Women working at power looms in Lancashire about 1835
from a watercolor by Thomas Allom
Thomas Allom (1804-1872)
Thomas Allom was an architect and painter who visited a huge cotton mill
in Preston in Lancashire, England in the early 1830s.
Swainson, Birley & Company
a hand-colored engraving from an Allom painting of the Fishwick Mills
The Swainson and Birley mills had a history of over a century. Their buildings were variously known as the Bannister Hall Printworks and the Fishwick Mills.
1882 cotton kerchief celebrating the Fishwick Mills
Swainson was considered the best furniture printer at the time --- furniture being
a name for chintz. This ca. 1835 print is in the collection of the
Metropolitan Museum of Art.
Allom probably had a commission to record the workings of the mill---the latest technology. His watercolors were engraved as prints and included in an 1835 book by Edward Baines: History of the Cotton Manufacture in Great Britain
The wood engravings produced for multiple printings are quite impressive. More impressive are the actual watercolors that Allom painted, which are in the collection of the Manchester Science Museum.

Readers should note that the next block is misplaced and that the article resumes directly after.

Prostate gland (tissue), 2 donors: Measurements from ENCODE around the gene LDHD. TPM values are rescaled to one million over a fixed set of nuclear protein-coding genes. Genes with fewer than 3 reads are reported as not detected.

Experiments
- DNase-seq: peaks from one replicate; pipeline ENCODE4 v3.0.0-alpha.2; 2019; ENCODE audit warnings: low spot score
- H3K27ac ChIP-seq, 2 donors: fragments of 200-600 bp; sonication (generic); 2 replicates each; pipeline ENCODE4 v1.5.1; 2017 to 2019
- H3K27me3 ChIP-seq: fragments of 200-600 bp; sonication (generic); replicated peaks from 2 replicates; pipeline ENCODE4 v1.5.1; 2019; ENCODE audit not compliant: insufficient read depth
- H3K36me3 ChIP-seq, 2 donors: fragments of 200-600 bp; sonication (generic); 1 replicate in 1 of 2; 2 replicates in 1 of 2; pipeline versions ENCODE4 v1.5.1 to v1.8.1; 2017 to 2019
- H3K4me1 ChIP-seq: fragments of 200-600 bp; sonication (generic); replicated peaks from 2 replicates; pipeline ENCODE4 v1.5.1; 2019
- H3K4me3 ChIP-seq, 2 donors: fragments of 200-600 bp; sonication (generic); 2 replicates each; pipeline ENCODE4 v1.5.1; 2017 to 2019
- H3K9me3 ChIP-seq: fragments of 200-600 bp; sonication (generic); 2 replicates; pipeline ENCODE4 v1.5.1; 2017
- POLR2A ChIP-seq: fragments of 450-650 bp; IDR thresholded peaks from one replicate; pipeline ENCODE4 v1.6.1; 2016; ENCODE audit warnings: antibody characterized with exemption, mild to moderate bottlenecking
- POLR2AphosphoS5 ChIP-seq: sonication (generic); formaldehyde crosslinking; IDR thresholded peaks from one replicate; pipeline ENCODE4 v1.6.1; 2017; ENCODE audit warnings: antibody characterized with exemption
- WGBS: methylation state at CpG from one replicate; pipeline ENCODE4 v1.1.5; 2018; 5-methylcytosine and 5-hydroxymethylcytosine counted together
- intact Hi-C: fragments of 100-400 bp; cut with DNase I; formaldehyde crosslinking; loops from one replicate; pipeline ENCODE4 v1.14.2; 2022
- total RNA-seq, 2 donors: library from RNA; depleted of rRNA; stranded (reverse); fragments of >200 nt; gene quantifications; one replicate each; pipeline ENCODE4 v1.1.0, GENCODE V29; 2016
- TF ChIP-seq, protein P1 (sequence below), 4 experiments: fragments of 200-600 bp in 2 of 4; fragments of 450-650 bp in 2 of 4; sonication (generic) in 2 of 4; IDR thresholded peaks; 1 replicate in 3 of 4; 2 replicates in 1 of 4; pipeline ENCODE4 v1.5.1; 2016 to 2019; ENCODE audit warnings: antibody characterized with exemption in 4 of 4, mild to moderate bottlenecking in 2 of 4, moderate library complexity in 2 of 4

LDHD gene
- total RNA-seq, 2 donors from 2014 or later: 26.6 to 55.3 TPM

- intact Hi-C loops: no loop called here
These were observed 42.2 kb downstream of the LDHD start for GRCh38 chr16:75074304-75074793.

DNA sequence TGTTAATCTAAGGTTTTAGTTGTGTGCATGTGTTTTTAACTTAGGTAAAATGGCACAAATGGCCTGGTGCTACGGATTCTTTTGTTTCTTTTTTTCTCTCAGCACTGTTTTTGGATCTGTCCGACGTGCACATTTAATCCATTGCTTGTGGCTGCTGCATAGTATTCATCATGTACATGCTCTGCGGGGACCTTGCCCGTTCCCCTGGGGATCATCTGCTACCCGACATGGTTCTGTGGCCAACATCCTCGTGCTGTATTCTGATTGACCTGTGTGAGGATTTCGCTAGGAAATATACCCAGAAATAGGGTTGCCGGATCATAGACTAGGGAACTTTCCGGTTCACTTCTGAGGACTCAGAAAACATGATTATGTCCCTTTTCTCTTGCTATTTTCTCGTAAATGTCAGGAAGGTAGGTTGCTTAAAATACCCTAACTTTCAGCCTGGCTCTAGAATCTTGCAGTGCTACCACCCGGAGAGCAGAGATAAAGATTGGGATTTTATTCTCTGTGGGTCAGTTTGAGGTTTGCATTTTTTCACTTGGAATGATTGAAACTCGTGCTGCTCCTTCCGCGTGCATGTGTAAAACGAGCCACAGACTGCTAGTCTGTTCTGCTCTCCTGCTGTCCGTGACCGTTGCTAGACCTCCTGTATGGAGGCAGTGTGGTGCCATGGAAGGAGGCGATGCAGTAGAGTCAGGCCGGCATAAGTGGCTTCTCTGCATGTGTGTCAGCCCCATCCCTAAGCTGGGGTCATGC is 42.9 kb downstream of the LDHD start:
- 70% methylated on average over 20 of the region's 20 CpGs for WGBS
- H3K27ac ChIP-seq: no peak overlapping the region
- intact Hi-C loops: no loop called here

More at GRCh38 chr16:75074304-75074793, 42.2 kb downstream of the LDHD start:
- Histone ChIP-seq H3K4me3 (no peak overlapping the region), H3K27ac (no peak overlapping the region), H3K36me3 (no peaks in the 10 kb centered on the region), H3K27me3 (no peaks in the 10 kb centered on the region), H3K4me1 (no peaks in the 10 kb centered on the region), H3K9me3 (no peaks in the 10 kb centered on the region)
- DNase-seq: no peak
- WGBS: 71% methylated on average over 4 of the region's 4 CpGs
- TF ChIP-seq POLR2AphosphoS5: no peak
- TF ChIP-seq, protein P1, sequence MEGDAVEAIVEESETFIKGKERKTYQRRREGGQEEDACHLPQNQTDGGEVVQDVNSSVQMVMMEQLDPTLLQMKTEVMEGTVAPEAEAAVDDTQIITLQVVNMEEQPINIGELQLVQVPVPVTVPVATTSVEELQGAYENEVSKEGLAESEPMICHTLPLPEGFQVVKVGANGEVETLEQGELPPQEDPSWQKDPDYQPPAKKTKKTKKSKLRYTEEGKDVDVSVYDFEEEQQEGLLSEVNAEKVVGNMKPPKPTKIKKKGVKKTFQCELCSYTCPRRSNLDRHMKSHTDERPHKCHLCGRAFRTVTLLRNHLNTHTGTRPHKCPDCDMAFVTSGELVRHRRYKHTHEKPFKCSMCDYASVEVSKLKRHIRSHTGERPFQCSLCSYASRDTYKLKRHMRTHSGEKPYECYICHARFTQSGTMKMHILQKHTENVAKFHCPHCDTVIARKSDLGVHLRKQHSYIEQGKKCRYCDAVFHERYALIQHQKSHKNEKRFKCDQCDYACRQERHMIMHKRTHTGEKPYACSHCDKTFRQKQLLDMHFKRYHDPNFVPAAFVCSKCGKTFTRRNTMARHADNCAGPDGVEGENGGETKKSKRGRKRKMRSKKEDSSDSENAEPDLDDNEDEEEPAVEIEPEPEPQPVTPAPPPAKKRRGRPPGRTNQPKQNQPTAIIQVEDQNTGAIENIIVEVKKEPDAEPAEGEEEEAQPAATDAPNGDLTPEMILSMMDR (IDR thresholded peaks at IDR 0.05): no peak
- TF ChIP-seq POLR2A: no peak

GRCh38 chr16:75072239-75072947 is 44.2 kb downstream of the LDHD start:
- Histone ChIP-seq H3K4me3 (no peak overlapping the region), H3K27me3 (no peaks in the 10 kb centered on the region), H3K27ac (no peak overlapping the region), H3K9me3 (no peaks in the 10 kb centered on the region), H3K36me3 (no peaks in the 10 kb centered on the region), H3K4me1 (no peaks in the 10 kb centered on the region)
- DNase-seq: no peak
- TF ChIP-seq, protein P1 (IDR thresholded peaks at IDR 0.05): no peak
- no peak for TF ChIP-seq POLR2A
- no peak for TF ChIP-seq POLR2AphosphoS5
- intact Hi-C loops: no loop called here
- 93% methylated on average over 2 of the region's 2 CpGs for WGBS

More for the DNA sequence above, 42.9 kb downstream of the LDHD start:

Black and white engraving in Baines's book.
Allom's picture of calico printing on cylinder presses is an
often reproduced engraving from the book.
Border stripe printed by Swainson about 1835
The Victoria & Albert Museum has several prints from the Swainson mills
See the whole print here:
Carding, drawing and roving the cotton fiber.
Allom painted four steps in cotton print production beginning with carding the
raw cotton by machine.
The paintings are described as "pencil, pen, sepia and wash"
Allom was working about five years before photographs.
His attention to detail is best seen in the paintings
Spinning the yarn on mule spinners, the second step.
(There were spinning jennies and spinning mules---named for work animals.)
Power-Loom Weaving, the third step
Note how many young women were employed. In 1835 a local medical examiner counted 433 mill employees between the ages of 11 and 18 of which 256 were girls.
See the Allom paintings here
The accession numbers on the paintings indicate they were acquired in 1985. I would imagine
they were purchased at a Christie's Auction then. A real treasure.
Allom's painting of the mills
The 7-story main building opened in the mid 1820s was known locally as the Big Factory
Read Baines's book here
And learn all about the "Great Mechanical Inventions"